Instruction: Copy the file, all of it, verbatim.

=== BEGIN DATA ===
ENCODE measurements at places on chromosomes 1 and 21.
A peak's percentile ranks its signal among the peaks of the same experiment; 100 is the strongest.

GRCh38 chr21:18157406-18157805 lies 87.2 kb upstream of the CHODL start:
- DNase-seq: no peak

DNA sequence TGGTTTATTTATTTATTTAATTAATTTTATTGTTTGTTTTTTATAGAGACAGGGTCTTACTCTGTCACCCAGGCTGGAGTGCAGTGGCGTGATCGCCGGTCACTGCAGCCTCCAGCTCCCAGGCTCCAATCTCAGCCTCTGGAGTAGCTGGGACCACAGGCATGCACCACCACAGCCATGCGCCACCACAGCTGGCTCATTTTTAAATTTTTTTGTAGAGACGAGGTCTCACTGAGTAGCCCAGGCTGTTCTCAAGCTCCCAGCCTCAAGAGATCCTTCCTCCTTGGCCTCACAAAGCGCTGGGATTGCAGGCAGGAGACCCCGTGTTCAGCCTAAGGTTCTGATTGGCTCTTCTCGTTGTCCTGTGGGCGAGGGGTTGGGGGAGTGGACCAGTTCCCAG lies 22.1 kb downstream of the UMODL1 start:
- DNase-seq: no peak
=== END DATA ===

ENCODE measurements at places on chromosomes 1 and 21.
A peak's percentile ranks its signal among the peaks of the same experiment; 100 is the strongest.

GRCh38 chr21:18157406-18157805 lies 87.2 kb upstream of the CHODL start:
- DNase-seq: no peak

DNA sequence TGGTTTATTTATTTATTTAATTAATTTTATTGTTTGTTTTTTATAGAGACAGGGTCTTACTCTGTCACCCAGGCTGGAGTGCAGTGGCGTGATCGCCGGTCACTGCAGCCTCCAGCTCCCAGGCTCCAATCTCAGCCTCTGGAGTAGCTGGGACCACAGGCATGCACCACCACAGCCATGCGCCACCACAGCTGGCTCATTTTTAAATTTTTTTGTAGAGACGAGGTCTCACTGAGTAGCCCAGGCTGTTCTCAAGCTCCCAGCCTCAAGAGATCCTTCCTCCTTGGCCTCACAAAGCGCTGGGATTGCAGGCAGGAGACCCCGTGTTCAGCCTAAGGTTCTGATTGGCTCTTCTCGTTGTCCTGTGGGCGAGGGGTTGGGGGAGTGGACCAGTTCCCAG lies 22.1 kb downstream of the UMODL1 start:
- DNase-seq: no peak